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    • I never say “learning programming is hard.” I said: “…the life of the poor is hard, and erratic bus driving schedules coupled with living paycheck-to-paycheck makes learning programming hard, especially without a decent computer.”

      I have thought about the Raspberry Pi and how it might be a good resource for learning what he wants to learn; I just don’t know much about it myself, beyond the fact that it’s a minicomputer with little power when, as a statistician, I’m usually looking for MORE power, not less.

      I’d also caution you about claiming learning new skills is easy under literally any circumstances, including a job where the hours are, literally, whenever the boss says they are and he’ll tell you them a day in advance (hint: they’re not yesterday’s). Oh, and you can’t go home during your four hours of (unpaid) downtime, because you’ll need to be driving another bus. Then there’s life’s other problems. When it rains, it pours, and that can make learning more difficult. (I did not say impossible; just difficult. Bear in mind, I was also telling my dad he could learn on his own too, but there was a lot on his mind.)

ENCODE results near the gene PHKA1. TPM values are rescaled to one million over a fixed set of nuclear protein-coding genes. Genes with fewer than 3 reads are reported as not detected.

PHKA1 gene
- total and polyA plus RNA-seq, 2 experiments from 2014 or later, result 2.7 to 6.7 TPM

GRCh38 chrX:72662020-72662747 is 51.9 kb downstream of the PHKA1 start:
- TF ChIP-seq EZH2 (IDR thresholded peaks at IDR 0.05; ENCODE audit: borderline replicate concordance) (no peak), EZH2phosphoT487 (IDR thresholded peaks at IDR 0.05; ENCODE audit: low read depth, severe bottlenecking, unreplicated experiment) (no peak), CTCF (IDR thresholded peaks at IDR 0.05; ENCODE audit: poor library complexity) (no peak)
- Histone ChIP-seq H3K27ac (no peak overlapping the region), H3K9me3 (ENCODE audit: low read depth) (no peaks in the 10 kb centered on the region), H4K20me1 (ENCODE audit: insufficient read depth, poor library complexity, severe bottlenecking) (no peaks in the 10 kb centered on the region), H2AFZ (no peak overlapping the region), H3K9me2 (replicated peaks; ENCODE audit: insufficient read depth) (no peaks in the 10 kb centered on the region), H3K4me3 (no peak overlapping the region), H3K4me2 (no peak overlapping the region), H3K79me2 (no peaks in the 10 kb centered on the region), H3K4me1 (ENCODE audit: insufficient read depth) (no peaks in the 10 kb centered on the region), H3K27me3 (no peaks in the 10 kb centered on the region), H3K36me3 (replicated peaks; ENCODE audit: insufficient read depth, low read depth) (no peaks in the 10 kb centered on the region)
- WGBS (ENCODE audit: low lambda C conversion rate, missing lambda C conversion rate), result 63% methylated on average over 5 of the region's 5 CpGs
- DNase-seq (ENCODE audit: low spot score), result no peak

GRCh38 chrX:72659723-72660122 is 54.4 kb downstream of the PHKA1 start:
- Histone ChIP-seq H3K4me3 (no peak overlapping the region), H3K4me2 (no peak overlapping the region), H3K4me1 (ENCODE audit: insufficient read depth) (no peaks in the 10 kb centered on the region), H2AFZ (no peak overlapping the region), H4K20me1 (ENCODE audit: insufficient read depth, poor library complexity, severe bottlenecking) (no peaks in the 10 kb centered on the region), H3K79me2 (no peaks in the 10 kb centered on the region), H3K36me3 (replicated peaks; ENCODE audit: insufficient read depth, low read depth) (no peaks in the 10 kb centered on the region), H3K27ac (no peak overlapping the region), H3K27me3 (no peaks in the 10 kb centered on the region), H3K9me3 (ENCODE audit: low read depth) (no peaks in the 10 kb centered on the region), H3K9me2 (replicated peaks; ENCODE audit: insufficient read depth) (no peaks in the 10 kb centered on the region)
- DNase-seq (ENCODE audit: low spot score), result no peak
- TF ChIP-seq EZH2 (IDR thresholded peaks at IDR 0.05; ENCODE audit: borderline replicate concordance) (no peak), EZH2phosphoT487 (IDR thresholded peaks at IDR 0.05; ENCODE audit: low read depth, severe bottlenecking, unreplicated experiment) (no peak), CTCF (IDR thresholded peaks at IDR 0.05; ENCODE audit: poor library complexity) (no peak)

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  5. Look, not to strip you of your victimhood status, but your dad didn’t lose his job because no one gave him the right training, or because his computer wasn’t nice enough. The key is never resources. It’s resourcefulness. I pulled a B average in highschool, but knew 10 languages at some level of fluency before I dropped out of college. I am _always_ reading and learning. Your dad thought there was a shortcut by knowing a rare language, but there aren’t any shortcuts. My dad knew zero programming languages and is also a bus driver. I make sick money. No shortcuts bro. Srsly. Get out there and hustle. The reward of the good worker is to be replaced by the miracle worker. Read this twice, then read it again, slowly.